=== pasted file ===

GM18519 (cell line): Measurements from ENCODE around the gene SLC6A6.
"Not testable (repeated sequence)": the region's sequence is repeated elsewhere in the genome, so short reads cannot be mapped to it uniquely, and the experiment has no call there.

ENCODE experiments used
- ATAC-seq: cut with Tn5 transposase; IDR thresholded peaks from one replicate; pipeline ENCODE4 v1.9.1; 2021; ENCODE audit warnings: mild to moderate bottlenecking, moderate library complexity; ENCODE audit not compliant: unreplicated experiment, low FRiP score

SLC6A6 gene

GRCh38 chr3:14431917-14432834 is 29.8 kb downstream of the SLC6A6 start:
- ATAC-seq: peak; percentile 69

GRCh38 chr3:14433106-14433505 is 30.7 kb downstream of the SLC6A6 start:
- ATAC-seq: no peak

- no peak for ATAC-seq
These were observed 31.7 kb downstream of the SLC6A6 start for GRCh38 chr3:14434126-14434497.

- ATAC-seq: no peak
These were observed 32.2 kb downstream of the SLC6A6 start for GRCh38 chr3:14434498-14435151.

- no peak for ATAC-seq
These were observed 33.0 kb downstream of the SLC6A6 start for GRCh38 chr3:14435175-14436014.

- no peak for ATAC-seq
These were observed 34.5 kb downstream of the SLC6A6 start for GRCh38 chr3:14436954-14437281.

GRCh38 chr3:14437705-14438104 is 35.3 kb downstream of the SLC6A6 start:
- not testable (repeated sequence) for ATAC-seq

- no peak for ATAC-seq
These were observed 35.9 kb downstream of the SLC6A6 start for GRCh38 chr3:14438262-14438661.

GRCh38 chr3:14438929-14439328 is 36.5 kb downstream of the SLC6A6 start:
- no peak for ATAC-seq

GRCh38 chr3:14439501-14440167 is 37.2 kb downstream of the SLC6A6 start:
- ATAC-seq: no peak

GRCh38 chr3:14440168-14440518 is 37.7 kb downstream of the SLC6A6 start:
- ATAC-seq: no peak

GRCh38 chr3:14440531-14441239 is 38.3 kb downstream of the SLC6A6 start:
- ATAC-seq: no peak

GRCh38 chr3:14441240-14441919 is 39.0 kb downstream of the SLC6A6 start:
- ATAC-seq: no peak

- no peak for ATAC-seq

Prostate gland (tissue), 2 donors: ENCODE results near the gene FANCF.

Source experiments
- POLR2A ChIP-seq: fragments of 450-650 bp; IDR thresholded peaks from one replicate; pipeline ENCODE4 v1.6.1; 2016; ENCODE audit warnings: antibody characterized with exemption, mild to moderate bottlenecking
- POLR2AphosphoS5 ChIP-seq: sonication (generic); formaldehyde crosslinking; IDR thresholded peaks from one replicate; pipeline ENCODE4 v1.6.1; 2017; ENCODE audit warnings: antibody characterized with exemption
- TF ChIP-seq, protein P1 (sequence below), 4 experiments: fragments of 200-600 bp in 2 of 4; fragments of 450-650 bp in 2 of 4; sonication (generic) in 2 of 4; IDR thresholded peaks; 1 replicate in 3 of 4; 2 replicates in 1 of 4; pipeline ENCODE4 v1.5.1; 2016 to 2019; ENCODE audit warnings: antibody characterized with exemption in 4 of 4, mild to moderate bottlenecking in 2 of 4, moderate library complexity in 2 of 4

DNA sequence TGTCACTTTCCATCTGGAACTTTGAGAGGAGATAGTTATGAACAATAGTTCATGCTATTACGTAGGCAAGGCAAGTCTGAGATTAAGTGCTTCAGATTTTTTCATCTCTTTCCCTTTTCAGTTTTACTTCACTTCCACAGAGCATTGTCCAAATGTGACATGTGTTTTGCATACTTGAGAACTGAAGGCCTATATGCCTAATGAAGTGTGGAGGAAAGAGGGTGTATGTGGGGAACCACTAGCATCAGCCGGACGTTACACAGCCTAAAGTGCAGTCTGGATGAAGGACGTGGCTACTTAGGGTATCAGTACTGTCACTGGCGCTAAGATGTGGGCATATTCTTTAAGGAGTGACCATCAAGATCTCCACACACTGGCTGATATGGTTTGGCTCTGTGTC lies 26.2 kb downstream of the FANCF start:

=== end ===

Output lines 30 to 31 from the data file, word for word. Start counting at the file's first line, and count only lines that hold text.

GRCh38 chr3:14441240-14441919 is 39.0 kb downstream of the SLC6A6 start:
- ATAC-seq: no peak